Our Catastrophe Team is at disposal in case of natural or industrial catastrophes affecting animals. As a member of the Animal Welfare Catastrophe Group the team actively participated in the rescue of animals during the 2001 Bereg flood, as well as during the flood of the Danube in summer 2002 in the capital, the surrounding settlements and in the Gemenc forest.
One of our most important goals is to prepare a shift in attitude towards animal welfare, and to organize educational programs concerning responsible animal keeping. In spring 2004 we started our Animal Welfare Education Program. Within the framework of this program, elementary and high schools can have special biology classes in the shelter; our representatives and veterinaries also visit schools and hold lectures for children. It is crucial to make children sensitive to animal welfare and nature conservation issues at an early age, and to inform them about the basics of responsible animal keeping and the needs of pets and domesticates.
The Noah's Ark Animal Shelter Foundation is one of the founding members of the Hungarian League for Animal Welfare, the organization representing the interests of animal welfare activists in the whole country.
As a recognition of our merits, in October 2002 we were given the title “The Animal Shelter of the Year” by the Hungarian Journalists' League's Animal Welfare Group.
Our biggest and most extensive project, the “Mini Shelter”, started in spring 2004. This is an unprecedented initiative in Hungary, which aims to rescue, re-socialize and re-home dogs that ended up at the dogcatcher, were abused, tortured, or sentenced to put to sleep.
Within the framework of the project, a new, “mini shelter” with ten kennels were built in the area of the Noah's Ark Animal Shelter. The work was exclusively done by volunteers who contributed only out of enthusiasm, without receiving any form of payment. This new shelter is separated from the other kennels, and dogs in need are continuously received and homed here. The Mini Shelter Project has the largest budget of all of our projects, since dogs picked up at the dogcatcher usually suffer from diseases, and they often need months of medical treatment before they are apt to be homed in the shelter, where their physical and mental rehabilitation is taken up by volunteers and professionals alike.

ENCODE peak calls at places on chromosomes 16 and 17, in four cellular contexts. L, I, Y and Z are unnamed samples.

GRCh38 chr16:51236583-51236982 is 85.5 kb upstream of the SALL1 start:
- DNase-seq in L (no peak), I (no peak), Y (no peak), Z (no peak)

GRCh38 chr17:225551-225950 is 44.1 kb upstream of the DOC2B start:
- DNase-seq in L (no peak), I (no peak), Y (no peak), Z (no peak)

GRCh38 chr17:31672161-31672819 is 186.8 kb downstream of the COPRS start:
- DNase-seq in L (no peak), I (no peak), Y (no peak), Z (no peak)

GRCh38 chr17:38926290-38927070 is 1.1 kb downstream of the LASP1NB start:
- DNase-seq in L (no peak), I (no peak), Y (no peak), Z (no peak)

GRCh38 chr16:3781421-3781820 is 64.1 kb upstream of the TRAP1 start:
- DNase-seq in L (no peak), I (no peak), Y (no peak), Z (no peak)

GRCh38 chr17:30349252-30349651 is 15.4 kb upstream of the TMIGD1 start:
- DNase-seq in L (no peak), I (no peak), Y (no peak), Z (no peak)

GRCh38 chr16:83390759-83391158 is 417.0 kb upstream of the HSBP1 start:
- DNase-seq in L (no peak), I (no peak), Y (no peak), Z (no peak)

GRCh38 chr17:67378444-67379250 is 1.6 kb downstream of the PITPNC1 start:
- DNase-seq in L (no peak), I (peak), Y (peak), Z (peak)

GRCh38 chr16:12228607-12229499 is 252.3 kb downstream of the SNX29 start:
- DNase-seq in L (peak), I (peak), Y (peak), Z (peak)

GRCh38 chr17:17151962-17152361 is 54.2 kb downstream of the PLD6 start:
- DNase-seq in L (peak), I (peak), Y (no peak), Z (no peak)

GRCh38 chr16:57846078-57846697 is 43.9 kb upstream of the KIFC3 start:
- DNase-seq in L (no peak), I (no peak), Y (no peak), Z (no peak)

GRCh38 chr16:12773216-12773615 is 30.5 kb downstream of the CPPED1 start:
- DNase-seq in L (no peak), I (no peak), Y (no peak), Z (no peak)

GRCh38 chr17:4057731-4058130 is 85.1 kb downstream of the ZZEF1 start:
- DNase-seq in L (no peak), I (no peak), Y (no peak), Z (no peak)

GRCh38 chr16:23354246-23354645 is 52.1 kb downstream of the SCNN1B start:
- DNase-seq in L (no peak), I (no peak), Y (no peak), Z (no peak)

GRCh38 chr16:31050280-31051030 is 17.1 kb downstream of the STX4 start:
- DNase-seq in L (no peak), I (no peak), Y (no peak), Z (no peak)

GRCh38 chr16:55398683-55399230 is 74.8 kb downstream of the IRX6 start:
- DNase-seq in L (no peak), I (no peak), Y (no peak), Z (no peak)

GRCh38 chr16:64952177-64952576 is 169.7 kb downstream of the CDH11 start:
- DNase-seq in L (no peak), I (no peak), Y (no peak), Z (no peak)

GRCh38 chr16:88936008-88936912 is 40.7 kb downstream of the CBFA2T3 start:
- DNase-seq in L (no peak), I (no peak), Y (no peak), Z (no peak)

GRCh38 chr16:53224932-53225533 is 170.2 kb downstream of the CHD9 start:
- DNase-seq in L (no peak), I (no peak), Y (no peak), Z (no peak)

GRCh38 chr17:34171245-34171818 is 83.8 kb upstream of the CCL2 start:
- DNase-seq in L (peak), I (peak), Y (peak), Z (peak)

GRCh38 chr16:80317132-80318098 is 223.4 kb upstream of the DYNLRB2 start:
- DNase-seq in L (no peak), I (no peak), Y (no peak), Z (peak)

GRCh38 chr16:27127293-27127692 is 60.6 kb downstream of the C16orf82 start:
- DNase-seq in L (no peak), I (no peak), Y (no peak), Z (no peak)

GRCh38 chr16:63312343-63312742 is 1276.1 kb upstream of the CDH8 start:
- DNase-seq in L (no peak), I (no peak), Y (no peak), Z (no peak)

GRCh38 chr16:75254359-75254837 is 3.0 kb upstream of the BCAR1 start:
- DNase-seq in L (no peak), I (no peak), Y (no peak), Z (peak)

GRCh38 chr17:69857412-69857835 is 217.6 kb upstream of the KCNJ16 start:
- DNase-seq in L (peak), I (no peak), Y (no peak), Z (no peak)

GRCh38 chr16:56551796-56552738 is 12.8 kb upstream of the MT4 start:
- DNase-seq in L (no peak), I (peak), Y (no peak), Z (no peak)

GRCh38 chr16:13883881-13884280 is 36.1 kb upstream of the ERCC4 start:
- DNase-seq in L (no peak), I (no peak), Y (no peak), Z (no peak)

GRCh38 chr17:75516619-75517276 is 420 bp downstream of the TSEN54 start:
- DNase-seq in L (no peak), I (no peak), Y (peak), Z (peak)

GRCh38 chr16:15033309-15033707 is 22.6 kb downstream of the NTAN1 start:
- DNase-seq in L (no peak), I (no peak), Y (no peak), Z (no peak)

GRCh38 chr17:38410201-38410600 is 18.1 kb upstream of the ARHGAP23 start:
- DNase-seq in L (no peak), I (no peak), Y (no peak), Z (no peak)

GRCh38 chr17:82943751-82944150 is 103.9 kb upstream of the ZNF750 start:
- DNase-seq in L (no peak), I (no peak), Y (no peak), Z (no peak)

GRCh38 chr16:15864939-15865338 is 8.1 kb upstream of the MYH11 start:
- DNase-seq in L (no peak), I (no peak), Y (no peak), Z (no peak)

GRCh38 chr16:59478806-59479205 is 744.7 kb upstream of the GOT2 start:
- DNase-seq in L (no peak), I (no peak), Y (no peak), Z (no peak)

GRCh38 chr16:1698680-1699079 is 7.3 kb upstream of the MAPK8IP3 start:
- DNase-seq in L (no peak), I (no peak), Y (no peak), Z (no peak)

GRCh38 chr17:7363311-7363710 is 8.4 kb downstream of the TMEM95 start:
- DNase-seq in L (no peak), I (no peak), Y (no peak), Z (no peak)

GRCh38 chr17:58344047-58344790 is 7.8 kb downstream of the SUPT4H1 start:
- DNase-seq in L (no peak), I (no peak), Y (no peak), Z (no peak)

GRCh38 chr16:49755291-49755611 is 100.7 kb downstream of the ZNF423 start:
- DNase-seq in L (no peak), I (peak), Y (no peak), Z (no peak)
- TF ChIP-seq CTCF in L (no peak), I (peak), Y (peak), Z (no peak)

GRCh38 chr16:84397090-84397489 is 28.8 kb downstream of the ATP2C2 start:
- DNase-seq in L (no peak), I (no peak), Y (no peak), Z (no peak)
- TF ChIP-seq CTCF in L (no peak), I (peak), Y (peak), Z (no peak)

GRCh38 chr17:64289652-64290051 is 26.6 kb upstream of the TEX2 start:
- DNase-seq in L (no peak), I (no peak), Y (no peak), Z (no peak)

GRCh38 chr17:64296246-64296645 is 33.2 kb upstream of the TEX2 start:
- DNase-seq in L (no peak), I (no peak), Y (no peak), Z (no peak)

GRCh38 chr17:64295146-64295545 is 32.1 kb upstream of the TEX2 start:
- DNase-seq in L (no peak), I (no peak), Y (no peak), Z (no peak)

Although initially it was started as a project for rescuing dogs from the infamous Animal Control Office at Illatos road, the scope has been broadened as years passed. As the ways and means of handling animals at Illatos road has gained much publicity in the media, and other animal rescue organizations joined the Mini Shelter Project's initiative, we made contact with dogcatchers in the countryside, where animals usually face even worse conditions and handling, and where the chances for adoption are very small or virtually nonexistent.
Luckily, many dogcatchers were willing to cooperate with us; some of them even called us when injured, sick or pregnant animals were brought to their offices, and asked for our help. Thus, the Mini Shelter Project now rescues dogs facing the possibility of being put to sleep, from 25 different animal control offices throughout the country. You can read more about the project on the www.minimenhely.hu (in Hungarian).
A Boxer Rescue Project was initiated in fall 2006, because there were no organizations involved in the rescue of this very special breed. The demand for such a team was great, however; the project hardly even started when all kinds of requests were sent to us concerning boxers suffering in animal control offices or at irresponsible owners. We even rescued boxers in Serbia and Romania. You can read more about the project on its own website www.boxersos.hu (in Hungarian):
From 2008 on, the Noah's Ark Animal Shelter Foundation initiated a number of special projects, such as schnauzer rescue, the bulldog, chow and cane corso rescue projects, as well as the fox reserve project.